Tip 3: Brighten your photos if you need to. Digital cameras (and scans of regular photos for that matter) tend to be dark, and they’ll look so much better with your pretty digital papers and eventually printed if you brighten them up a bit. I can’t speak for other programs, but if you have Elements (or Photoshop itself), you can use adjustment layers while you’re working on the layout itself, and it’s great. With an adjustment layer, you can alter the levels, color, etc, of each photo on your layout individually, and after adding it to the layout; you can also alter it in the middle of things if you suddenly decide you want to turn a photo black and white or something. Just try them out — they’re great. (Oh, by the way, for those who do use Elements, here’s a link to a free set of actions for PSE that let you adjust curves. Read the linked page for specifics.)

I listed some other tips in this former entry.

A few things I love about digiscrapping:

  1. The ease of resizing photos, or converting to black and white if I so desire, and not having to get them developed first. I’m way behind in my printing schedule, and so most of the ones I just have hanging around are older pics. That’s fine, but sometimes I want to do something more recent, and I have improved SO much in my photography, that normally if I want to just make something pretty, with a nice photo? That means using a much more recent picture.
  2. I love being able to match colors to things in my photos, or in a piece of digital paper I’m using. Not to mention being able to use the Hue/Saturation sliders to change the color of my digital supplies if I want to.
  3. So little mess. Easy to save and put away for the moment (well, in theory, if I didn’t have obsessive tendencies). And so easy to take to crops. I love the socialization and dedicated time at crops, but I hate hate hate packing my paper supplies and tools, especially if I don’t have a current, very specific project going, where I’m using limited supplies and I have them all together. Even having to haul my whole desktop along, it is easier and faster and much less stressful for me than packing half the doggone room into crates and bags, that weigh a ton, “in case” I need something. Just imagine how easy it’ll be when I have a laptop and just have to plug it in and open it up… oh, did I just salivate on my keyboard? Whoops.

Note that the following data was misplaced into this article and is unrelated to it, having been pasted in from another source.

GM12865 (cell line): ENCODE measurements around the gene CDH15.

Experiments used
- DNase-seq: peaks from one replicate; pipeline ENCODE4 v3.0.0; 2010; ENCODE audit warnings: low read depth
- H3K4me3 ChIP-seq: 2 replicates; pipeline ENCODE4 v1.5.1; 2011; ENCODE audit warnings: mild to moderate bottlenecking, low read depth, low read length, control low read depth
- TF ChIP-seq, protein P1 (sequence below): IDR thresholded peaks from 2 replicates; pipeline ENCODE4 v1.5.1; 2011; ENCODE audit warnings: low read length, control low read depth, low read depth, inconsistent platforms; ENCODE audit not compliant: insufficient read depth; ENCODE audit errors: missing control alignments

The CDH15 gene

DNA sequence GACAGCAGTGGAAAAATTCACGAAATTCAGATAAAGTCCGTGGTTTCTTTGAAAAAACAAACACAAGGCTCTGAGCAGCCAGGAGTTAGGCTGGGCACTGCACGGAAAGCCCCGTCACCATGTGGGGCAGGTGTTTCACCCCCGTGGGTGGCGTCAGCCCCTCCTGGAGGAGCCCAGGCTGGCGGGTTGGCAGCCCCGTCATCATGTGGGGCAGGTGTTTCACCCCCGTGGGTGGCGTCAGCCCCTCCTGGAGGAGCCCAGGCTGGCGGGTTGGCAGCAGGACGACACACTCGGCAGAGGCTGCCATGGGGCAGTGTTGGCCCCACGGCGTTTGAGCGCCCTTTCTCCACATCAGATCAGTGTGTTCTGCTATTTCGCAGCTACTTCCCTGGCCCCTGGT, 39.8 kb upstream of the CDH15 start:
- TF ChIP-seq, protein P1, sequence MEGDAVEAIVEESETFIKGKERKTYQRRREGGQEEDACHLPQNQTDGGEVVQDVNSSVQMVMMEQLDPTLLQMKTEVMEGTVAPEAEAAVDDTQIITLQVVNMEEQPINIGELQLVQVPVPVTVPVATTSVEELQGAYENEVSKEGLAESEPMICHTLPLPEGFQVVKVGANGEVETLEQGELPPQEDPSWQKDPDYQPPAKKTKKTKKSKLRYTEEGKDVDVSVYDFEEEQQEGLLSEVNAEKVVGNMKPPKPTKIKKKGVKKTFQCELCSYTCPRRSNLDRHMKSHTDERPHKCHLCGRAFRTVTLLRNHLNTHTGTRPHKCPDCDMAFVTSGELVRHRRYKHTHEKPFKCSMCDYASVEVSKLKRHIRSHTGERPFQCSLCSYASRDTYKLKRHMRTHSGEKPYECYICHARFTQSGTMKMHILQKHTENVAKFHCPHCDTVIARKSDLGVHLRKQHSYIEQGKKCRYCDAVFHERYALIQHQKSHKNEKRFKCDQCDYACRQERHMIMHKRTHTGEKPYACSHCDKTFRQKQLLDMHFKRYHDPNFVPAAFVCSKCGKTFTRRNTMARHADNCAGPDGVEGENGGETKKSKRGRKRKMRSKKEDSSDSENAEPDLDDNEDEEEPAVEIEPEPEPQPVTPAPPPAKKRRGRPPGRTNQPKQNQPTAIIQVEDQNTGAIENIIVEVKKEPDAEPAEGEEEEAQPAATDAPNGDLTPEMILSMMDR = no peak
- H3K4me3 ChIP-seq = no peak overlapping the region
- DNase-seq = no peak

4. The undo button. Brushes. Making templates (I find this really fun, for some reason). Being able to type out a nice long piece of journaling without futzing with my printer and all. How easy it is to recreate the simple style of paper layout that I like so much — like many Cathy Zielske and Becky Higgins layouts, for example.
  5. All the beautiful free supplies. Also lovely ones to buy, most relatively inexpensive (especially considering that you can reuse them as much as you want). But honestly, so much awesome free stuff. You could go for so long (possibly forever) on just the free stuff. And regardless, you can get it all from your computer RIGHT AWAY, as soon as you download it. Woohoo!

And finally, for your downloading pleasure, these are my current favorite places for digital scrapbook supplies.

Oscraps.com – Has some fabulous freebies, and lots of variety.

ShabbyPrincess and her Shabby Shoppe – Shabby Princess has the most beautiful free kits, just gorgeous.

Designer Digitals – good deals every week, some freebies, and basically, I just can’t get enough of Katie Pertiet’s designs

Scrap Artist has beautiful stuff. I also like Little Dreamer Designs. Both of these sites offer freebies as well, and LDD has regular freebies on their blog.

Digi Shop Talk has a very good deal of $25 for a year’s worth of kits, one per month. I like what I’ve seen of their message boards.

P.S. Costco does 8×8 and 12×12 prints now. Can’t wait to try them.

This is not a brand new revelation, but here’s a totally awesome idea. I love the binder, and the idea of keeping all the different size layouts together.

More later, must pack.


TDD rocks

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Here's my post on the topic.